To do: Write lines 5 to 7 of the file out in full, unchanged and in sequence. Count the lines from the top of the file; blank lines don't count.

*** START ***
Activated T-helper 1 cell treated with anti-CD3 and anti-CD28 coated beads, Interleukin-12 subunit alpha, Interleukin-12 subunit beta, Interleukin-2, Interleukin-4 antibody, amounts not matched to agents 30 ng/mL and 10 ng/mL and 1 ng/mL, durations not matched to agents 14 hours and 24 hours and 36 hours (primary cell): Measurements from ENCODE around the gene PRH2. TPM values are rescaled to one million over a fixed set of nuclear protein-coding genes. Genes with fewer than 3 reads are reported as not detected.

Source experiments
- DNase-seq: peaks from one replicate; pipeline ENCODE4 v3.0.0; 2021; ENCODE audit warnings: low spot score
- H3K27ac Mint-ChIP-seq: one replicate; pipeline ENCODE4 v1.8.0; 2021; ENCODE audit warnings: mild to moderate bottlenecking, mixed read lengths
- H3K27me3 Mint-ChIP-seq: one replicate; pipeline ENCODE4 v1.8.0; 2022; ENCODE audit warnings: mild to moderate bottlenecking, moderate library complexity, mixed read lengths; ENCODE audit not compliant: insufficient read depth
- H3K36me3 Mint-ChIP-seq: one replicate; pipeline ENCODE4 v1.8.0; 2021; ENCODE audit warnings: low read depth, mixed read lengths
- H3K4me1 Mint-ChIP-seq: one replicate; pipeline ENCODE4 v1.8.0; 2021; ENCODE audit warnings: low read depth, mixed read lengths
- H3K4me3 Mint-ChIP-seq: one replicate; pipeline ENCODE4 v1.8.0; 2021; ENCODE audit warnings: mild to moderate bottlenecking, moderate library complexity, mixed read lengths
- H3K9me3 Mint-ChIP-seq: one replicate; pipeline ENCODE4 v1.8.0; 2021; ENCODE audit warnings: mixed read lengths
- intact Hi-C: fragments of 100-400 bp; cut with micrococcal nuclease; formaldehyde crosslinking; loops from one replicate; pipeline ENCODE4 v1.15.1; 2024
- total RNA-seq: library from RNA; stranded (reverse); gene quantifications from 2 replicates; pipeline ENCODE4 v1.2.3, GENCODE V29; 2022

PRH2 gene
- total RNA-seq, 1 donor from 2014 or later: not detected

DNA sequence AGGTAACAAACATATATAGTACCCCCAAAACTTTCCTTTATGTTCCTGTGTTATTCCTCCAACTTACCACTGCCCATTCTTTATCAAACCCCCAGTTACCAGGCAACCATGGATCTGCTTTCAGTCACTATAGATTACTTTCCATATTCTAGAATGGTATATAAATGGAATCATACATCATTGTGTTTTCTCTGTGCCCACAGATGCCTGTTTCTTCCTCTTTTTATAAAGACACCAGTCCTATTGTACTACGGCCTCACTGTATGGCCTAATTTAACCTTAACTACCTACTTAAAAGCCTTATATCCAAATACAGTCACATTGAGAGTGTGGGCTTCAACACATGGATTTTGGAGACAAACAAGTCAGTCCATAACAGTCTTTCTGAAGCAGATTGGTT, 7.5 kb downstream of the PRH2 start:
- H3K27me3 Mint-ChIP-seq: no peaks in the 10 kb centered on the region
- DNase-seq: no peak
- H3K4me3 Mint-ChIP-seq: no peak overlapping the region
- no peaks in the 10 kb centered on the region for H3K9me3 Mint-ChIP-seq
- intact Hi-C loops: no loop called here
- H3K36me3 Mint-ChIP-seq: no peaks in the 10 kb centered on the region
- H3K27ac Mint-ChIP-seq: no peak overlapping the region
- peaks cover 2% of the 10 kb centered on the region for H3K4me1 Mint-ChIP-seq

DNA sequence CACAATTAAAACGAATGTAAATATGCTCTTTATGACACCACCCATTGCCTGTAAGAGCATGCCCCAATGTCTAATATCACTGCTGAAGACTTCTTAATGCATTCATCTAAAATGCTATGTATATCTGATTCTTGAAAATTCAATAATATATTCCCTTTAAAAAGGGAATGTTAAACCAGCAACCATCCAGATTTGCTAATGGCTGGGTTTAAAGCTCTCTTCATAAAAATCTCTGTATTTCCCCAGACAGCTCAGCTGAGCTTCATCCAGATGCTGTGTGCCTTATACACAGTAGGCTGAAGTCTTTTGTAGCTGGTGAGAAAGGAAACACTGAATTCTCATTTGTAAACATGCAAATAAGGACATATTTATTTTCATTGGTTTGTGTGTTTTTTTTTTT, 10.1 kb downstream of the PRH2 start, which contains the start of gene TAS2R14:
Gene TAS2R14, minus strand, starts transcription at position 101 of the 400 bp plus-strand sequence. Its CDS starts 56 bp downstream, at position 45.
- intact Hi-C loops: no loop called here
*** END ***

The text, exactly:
- H3K27me3 Mint-ChIP-seq: one replicate; pipeline ENCODE4 v1.8.0; 2022; ENCODE audit warnings: mild to moderate bottlenecking, moderate library complexity, mixed read lengths; ENCODE audit not compliant: insufficient read depth
- H3K36me3 Mint-ChIP-seq: one replicate; pipeline ENCODE4 v1.8.0; 2021; ENCODE audit warnings: low read depth, mixed read lengths
- H3K4me1 Mint-ChIP-seq: one replicate; pipeline ENCODE4 v1.8.0; 2021; ENCODE audit warnings: low read depth, mixed read lengths